Foursquare / SXSW Debrief
Foursquare founder's SXSW keynote focuses on the potential for location services
Since Foursquare launched at SXSW in 2009 it has grown to 30 million users and it continues to add 1.5 million users a month, according to founder Dennis Crowley, in his keynote at the Austin festival this week.
However, the location service, which Crowley described as a software for sharing the best of what's nearby, has moved away from its early gamification focus on mayorships, points and badges. Foursquare now powers the location API of numerous social platforms, such as Instagram and Vine, proving the location element of the picture or media that is shared, in a similar way to how Facebook's Like button has been baked into numerous websites. This information, as well as Foursquare's user check-ins, provides the site with a rich seem of data.
Crowley showed the video above and explained that while an individual check-in doesn't provide much interest, patterns of repeated locations, movements, and data all help the service get smarter around places as more sources are integrated. He explained: 'It's not the ephemeral moment in time, it's the connections that we make.'
Describing Foursquare as in a 'transition phase', towards becoming a local search product, aiding search and discovery, Crowley went on to cover the benefits that its location data could bring to mapping services and retailers.
Crowley shared his frustration that despite the advances in digital technology, mapping products 'are essentially the same as what we've been using forever'. He believes points of interest, such as friends, recommended locations or suggestions, should all appear on personalised maps, which he sees as a real equivalent of Harry Potter's Marauders Map (a magical map that identifies the location of those at Hogwarts). He added: 'Local is so important and we are in a better position to provide that social layer.'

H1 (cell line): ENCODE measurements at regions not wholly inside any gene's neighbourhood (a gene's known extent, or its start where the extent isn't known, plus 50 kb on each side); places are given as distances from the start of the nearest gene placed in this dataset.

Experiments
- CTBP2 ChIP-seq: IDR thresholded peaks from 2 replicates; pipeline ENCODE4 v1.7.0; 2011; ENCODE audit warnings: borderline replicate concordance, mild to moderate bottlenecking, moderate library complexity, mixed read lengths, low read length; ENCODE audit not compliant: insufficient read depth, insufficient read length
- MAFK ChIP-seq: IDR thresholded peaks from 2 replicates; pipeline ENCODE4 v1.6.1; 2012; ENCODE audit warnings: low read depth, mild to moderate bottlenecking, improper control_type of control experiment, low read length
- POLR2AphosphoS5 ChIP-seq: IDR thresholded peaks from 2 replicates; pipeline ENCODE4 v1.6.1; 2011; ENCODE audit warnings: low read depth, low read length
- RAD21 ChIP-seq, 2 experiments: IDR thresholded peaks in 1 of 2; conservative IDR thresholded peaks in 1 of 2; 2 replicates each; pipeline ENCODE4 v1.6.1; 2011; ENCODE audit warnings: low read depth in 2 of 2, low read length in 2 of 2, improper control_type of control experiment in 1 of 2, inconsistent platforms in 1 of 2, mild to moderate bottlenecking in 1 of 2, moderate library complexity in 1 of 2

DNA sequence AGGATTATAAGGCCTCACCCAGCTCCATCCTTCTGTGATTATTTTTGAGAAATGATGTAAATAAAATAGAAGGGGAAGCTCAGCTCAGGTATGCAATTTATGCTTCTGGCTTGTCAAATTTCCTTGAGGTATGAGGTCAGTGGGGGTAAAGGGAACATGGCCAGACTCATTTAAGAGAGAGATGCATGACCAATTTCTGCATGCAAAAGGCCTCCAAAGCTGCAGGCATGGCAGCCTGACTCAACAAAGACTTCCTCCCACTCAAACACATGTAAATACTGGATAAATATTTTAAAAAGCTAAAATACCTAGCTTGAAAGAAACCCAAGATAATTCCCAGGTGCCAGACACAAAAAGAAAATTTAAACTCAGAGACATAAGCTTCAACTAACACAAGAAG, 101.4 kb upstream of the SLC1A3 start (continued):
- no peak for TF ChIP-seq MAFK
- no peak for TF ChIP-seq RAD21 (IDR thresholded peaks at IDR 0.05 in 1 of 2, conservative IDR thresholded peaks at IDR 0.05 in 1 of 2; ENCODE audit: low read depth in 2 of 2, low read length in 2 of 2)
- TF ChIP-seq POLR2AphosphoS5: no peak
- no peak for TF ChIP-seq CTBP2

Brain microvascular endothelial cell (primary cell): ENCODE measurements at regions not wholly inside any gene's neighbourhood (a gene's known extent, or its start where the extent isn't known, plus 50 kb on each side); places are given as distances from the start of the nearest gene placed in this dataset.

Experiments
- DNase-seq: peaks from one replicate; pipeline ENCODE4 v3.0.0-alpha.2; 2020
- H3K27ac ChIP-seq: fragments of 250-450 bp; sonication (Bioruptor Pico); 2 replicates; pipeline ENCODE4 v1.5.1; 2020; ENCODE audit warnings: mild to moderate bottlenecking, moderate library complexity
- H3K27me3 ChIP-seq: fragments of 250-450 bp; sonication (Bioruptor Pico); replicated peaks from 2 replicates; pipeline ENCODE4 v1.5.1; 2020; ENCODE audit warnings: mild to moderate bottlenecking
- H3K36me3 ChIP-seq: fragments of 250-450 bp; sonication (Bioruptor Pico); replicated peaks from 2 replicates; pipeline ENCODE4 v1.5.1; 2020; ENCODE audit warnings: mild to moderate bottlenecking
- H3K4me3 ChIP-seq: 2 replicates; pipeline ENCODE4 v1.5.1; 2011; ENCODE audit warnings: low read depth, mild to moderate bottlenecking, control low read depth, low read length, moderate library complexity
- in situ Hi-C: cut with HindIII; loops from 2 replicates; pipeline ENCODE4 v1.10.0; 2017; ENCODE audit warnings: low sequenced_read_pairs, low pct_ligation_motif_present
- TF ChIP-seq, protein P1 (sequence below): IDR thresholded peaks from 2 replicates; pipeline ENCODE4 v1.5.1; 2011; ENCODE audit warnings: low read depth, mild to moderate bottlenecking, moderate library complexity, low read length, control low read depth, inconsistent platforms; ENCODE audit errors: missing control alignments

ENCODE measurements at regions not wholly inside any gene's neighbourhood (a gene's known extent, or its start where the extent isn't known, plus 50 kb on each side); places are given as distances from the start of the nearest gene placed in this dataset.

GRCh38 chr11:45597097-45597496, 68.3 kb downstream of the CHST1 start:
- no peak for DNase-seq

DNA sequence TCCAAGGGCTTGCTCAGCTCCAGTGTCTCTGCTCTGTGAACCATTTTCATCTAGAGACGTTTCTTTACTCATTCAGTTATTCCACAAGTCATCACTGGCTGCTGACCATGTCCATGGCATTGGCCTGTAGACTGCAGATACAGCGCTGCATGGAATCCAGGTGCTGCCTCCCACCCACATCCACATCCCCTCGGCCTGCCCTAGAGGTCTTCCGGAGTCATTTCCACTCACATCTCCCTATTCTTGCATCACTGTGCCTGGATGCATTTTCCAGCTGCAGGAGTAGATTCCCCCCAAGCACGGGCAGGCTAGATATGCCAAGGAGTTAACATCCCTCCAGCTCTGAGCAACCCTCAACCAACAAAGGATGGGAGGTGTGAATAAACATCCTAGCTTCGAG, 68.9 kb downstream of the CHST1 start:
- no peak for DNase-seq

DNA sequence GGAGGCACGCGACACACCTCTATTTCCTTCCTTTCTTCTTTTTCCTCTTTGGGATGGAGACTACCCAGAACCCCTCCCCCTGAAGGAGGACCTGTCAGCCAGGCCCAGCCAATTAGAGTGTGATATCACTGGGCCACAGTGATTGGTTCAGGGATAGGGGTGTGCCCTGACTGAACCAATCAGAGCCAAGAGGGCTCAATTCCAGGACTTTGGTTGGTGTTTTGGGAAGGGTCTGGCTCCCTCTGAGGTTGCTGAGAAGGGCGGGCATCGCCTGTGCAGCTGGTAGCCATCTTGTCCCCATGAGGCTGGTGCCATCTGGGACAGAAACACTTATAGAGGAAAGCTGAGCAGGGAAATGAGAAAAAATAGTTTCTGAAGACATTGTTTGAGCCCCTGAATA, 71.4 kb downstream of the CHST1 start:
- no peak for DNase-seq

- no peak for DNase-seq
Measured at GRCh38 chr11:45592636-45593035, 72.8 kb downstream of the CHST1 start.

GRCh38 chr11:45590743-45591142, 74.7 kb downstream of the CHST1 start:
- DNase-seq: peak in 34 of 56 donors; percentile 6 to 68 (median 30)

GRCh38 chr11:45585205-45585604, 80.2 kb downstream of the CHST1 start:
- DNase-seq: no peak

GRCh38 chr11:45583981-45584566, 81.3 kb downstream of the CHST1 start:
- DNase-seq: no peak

Crowley believes retailers should use the app data and patterns to carefully target and personalise offers - coming up with different suggestions for loyal, lapsed or potential customers. Similarly, targets could be identified by picking up on patterns of where people usually shop or their daily habits, to target them with specific, personal offers that chime with the restaurant, shop or service they are searching for, or even passing by unaware. For example, if someone usually for coffee at 11 am and are passing by a coffee shop that is highly rated, and their friends have previously shared Instagram pictures of coffees from that establishment, it would be great for them to receive a recommendation for that coffee shop.
He acknowledged the need for this process to be as frictionless as possible, made easier by not forcing people to check in or interact with the service via their phones. He cited the deal between Foursquare and Amex, which allowed discounts to be automatically deducted when payment was made with the card, rather than fumbling with vouchers and confused sales assistants.
Crowley concluded by speaking about Foursquare's commitment to and focus on location - the element of its business that it knows well and where it has the lead on competitors. He believes that Foursquare can play a part in the intersection of services and data, helping to provide nudges that fit into people's lives, locations and habits.